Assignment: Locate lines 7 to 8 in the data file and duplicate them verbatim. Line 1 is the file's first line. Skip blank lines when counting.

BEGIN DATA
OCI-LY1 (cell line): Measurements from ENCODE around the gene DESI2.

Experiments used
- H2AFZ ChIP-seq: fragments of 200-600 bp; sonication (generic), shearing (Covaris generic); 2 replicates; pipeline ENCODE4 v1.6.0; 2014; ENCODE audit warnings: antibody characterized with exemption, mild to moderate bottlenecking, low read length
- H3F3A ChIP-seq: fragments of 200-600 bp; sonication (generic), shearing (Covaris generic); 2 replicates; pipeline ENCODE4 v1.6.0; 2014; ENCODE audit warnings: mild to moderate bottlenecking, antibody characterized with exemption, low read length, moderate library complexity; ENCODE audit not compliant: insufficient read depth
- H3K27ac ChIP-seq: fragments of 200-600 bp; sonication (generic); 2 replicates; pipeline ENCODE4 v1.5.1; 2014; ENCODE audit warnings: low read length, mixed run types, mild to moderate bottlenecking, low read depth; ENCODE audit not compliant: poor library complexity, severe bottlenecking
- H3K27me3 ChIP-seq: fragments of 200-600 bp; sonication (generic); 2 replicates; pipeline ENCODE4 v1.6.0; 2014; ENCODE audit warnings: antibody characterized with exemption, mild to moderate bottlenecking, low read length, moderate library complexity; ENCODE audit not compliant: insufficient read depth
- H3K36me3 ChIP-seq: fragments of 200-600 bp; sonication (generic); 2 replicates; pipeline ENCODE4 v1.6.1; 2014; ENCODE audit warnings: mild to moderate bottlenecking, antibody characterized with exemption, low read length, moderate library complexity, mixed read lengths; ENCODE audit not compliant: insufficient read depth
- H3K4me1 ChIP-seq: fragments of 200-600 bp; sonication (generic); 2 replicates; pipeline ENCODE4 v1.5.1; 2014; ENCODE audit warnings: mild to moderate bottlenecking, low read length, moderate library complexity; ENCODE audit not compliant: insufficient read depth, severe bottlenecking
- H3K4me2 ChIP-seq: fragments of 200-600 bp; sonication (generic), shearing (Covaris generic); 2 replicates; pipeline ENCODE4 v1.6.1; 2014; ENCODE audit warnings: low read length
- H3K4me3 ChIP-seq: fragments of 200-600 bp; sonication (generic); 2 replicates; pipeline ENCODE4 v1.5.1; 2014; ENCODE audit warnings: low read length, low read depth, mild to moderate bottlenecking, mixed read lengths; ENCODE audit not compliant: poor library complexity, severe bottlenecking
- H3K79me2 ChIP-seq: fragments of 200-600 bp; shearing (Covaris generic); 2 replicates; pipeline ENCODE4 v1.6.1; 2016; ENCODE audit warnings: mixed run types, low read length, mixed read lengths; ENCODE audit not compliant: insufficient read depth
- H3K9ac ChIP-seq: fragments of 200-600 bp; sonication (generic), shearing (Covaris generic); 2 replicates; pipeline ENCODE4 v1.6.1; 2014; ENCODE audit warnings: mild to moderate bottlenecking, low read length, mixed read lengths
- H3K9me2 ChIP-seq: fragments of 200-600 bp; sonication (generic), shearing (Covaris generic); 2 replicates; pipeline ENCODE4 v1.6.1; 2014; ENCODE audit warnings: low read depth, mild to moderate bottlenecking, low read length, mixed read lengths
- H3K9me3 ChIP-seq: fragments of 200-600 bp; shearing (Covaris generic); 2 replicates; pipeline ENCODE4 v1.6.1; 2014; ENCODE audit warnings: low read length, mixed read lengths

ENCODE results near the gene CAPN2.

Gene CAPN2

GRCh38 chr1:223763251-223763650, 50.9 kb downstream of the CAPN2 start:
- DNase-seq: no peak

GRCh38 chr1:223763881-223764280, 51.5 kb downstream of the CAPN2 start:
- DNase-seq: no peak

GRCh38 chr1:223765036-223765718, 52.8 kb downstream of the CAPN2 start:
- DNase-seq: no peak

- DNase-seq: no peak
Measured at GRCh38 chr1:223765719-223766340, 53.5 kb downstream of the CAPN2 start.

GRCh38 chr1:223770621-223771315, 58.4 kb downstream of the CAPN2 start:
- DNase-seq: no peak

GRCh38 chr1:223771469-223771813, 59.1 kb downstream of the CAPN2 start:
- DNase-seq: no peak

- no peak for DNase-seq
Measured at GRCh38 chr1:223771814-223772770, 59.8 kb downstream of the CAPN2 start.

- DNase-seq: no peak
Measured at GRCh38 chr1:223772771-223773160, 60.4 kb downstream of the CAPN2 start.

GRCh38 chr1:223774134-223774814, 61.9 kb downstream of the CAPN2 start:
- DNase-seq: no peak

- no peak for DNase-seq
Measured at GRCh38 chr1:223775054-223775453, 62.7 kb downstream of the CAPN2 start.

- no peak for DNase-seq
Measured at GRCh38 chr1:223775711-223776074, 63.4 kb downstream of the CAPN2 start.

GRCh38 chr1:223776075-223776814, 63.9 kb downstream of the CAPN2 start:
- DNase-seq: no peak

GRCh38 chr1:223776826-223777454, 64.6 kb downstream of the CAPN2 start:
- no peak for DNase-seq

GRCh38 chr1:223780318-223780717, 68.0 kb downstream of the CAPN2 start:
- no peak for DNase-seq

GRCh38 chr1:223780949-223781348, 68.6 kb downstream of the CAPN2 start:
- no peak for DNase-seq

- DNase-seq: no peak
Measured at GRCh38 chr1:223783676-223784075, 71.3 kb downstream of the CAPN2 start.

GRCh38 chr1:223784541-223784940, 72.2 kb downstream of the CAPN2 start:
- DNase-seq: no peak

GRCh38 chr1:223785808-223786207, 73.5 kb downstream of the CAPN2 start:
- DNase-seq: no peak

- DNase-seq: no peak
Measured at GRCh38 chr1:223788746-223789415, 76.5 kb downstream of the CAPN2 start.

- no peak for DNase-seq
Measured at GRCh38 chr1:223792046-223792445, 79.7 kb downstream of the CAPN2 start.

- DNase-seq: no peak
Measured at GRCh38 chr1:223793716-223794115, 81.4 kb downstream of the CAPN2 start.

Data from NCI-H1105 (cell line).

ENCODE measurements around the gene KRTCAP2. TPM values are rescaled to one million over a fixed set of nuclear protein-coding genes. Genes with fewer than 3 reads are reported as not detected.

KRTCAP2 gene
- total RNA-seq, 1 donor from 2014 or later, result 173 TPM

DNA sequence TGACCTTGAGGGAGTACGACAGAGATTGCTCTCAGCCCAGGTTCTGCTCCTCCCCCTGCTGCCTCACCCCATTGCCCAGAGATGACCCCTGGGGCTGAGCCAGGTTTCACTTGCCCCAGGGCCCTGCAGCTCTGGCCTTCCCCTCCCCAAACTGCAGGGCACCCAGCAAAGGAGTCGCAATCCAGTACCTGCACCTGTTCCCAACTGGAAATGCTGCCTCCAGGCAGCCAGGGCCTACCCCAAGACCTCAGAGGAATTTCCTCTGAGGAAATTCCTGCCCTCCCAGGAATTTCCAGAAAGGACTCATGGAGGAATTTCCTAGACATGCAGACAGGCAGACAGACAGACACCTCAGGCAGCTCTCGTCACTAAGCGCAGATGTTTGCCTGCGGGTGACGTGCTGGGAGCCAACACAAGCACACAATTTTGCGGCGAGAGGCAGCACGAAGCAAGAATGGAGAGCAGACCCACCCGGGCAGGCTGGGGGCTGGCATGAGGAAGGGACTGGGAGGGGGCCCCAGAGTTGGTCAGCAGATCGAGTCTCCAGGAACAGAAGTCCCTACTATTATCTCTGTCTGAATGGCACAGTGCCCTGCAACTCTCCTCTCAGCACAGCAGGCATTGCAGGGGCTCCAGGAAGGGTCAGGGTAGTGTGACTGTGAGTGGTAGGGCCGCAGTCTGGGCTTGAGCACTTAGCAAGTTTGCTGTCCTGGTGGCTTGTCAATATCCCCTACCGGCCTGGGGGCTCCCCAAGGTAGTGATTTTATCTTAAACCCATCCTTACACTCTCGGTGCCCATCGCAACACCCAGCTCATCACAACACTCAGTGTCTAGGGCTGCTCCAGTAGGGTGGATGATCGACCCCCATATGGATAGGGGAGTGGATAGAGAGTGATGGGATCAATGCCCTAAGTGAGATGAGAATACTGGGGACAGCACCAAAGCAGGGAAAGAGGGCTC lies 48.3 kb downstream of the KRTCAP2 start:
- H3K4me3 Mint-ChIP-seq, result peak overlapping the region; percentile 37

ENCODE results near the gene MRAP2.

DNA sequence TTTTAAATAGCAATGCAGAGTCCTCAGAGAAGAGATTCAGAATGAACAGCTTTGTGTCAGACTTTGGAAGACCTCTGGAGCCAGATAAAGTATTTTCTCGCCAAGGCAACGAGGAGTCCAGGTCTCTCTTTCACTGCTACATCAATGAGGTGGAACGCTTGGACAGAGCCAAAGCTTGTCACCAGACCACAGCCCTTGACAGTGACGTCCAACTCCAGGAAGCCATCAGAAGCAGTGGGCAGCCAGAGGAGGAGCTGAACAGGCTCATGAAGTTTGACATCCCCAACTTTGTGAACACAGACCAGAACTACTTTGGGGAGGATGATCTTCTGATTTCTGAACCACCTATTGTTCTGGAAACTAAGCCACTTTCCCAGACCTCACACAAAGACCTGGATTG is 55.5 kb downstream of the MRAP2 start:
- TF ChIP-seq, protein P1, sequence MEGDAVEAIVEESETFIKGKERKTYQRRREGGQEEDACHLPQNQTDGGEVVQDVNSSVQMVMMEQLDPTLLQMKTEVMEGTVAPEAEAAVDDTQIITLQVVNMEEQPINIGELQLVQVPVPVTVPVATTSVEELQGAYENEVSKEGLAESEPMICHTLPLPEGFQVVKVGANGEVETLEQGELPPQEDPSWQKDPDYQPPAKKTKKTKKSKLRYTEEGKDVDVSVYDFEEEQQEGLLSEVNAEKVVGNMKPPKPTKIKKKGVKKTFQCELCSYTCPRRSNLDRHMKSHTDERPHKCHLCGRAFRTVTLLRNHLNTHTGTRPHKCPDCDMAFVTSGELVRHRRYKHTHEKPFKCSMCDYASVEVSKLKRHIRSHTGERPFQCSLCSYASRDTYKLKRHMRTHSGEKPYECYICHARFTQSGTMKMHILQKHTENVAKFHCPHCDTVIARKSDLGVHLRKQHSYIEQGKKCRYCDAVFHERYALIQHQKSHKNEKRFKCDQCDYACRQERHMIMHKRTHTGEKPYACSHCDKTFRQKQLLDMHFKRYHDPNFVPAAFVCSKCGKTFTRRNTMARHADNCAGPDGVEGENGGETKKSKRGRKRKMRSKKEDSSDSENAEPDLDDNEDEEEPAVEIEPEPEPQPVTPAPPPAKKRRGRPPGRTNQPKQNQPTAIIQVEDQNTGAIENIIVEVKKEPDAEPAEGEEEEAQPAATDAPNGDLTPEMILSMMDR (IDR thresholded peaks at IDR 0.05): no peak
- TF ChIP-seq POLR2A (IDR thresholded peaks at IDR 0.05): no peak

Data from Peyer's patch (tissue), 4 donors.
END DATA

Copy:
- H3K36me3 ChIP-seq: fragments of 200-600 bp; sonication (generic); 2 replicates; pipeline ENCODE4 v1.6.1; 2014; ENCODE audit warnings: mild to moderate bottlenecking, antibody characterized with exemption, low read length, moderate library complexity, mixed read lengths; ENCODE audit not compliant: insufficient read depth
- H3K4me1 ChIP-seq: fragments of 200-600 bp; sonication (generic); 2 replicates; pipeline ENCODE4 v1.5.1; 2014; ENCODE audit warnings: mild to moderate bottlenecking, low read length, moderate library complexity; ENCODE audit not compliant: insufficient read depth, severe bottlenecking